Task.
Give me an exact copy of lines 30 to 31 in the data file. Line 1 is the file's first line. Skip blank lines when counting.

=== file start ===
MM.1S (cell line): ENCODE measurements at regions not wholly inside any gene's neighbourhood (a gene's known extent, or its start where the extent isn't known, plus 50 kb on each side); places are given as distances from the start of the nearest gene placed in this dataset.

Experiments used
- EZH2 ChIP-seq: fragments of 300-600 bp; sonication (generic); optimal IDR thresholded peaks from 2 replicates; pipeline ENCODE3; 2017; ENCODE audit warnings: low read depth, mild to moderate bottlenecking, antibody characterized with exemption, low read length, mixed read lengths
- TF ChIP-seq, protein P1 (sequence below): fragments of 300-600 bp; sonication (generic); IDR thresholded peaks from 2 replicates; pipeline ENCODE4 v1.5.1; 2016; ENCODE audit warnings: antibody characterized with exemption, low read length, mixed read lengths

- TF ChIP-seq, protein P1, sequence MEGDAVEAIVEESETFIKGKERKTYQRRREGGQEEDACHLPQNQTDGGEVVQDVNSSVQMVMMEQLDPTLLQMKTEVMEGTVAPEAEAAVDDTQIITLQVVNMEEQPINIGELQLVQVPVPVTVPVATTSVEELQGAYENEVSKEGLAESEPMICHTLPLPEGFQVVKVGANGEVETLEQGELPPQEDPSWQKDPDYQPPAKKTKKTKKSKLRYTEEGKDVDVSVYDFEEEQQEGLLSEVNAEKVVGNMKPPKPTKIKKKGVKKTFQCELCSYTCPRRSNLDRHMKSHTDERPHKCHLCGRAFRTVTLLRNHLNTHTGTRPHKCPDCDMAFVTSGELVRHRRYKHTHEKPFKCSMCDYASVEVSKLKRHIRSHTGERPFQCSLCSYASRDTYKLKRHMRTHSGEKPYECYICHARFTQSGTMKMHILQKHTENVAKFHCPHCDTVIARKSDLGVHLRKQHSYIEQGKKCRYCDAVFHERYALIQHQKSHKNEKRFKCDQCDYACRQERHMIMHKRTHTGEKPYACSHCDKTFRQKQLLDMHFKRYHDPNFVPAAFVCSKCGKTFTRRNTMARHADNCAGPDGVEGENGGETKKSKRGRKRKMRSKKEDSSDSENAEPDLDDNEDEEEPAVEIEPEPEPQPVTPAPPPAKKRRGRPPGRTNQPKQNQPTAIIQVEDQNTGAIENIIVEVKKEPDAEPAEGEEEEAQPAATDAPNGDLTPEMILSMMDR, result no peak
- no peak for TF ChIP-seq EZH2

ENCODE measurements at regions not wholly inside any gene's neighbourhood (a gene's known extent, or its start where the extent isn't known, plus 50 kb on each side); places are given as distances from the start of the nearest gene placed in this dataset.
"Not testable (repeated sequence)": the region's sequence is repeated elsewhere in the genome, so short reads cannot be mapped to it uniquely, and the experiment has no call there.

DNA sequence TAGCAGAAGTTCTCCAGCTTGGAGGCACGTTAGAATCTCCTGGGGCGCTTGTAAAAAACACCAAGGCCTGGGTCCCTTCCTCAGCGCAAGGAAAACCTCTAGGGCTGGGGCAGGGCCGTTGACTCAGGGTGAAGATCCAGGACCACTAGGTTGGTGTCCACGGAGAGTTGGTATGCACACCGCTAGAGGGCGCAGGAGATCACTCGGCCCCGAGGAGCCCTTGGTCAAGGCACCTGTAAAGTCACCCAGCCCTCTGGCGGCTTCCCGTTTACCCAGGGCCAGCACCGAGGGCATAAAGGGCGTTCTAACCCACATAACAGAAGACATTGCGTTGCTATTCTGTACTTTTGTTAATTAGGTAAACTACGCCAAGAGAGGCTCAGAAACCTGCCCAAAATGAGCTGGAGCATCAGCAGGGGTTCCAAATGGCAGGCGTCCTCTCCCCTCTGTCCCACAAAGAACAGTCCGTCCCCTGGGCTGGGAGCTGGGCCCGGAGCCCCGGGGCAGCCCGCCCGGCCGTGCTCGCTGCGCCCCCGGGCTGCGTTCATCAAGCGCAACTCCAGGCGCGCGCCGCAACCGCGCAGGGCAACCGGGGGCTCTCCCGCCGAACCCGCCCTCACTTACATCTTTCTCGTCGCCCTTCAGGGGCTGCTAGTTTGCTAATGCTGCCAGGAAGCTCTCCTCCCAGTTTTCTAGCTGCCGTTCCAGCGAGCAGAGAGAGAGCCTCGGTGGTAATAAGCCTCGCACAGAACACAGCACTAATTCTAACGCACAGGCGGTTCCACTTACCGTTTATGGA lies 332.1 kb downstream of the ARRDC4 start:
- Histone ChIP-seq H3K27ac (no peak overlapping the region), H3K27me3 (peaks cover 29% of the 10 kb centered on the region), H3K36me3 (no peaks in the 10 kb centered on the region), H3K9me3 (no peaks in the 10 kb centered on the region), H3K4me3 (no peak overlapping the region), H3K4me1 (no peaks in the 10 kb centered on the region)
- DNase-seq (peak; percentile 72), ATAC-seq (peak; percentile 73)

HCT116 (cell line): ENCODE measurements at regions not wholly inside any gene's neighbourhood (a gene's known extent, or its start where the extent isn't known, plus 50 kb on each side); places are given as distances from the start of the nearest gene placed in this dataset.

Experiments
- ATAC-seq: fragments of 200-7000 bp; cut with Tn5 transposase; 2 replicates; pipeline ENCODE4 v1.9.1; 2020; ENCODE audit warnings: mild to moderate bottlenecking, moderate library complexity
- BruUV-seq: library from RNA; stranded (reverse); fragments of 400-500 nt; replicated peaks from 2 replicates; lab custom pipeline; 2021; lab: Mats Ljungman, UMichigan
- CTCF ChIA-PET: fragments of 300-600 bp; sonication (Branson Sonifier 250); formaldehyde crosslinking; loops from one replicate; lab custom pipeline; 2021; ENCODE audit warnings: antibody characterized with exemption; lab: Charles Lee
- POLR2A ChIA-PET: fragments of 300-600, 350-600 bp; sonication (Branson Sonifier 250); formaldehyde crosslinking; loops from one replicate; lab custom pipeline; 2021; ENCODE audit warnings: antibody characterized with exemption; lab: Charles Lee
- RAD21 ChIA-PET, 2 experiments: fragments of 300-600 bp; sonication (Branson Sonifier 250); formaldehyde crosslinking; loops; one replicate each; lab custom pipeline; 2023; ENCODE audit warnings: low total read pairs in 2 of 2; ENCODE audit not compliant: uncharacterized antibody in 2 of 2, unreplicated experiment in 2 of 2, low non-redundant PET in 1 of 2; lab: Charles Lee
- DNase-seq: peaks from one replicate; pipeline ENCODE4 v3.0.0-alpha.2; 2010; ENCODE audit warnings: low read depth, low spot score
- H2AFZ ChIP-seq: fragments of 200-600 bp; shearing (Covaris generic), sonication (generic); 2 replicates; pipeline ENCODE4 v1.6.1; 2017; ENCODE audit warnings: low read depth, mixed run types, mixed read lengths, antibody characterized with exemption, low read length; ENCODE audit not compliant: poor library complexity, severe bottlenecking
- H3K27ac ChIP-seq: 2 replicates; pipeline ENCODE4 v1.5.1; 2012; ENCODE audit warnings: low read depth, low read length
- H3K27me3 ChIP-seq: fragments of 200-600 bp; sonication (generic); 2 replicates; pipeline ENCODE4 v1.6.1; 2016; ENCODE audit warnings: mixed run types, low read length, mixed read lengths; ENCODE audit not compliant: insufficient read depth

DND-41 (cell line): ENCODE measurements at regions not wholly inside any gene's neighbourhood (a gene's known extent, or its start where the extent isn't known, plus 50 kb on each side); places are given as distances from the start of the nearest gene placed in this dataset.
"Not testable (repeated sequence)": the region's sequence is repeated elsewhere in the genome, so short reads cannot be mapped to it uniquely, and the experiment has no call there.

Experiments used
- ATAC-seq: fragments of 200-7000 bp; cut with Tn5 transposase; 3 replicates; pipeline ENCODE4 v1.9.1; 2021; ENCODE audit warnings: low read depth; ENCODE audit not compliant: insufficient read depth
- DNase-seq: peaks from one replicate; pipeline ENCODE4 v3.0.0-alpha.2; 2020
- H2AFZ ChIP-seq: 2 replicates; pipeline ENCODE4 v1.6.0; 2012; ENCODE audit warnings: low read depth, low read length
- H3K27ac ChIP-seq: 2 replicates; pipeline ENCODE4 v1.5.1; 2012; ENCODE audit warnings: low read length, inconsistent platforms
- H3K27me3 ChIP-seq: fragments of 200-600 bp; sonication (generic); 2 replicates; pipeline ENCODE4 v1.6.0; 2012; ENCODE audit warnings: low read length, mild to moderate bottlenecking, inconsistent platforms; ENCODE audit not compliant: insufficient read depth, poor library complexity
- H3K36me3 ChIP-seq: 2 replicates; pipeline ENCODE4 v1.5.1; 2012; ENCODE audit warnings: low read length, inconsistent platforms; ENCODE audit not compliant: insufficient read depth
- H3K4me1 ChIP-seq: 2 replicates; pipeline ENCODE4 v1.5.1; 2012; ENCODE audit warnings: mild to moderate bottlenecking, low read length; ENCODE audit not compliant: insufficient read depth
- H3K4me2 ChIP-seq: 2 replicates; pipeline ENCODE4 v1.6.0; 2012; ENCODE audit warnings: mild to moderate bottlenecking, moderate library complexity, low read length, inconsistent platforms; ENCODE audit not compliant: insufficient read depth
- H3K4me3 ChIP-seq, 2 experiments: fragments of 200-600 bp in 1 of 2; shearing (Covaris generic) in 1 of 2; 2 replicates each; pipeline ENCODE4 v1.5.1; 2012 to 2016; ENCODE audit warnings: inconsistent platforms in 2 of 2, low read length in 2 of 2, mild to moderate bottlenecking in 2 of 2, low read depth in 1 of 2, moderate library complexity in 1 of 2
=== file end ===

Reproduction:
- H3K27me3 ChIP-seq: fragments of 200-600 bp; sonication (generic); 2 replicates; pipeline ENCODE4 v1.6.0; 2012; ENCODE audit warnings: low read length, mild to moderate bottlenecking, inconsistent platforms; ENCODE audit not compliant: insufficient read depth, poor library complexity
- H3K36me3 ChIP-seq: 2 replicates; pipeline ENCODE4 v1.5.1; 2012; ENCODE audit warnings: low read length, inconsistent platforms; ENCODE audit not compliant: insufficient read depth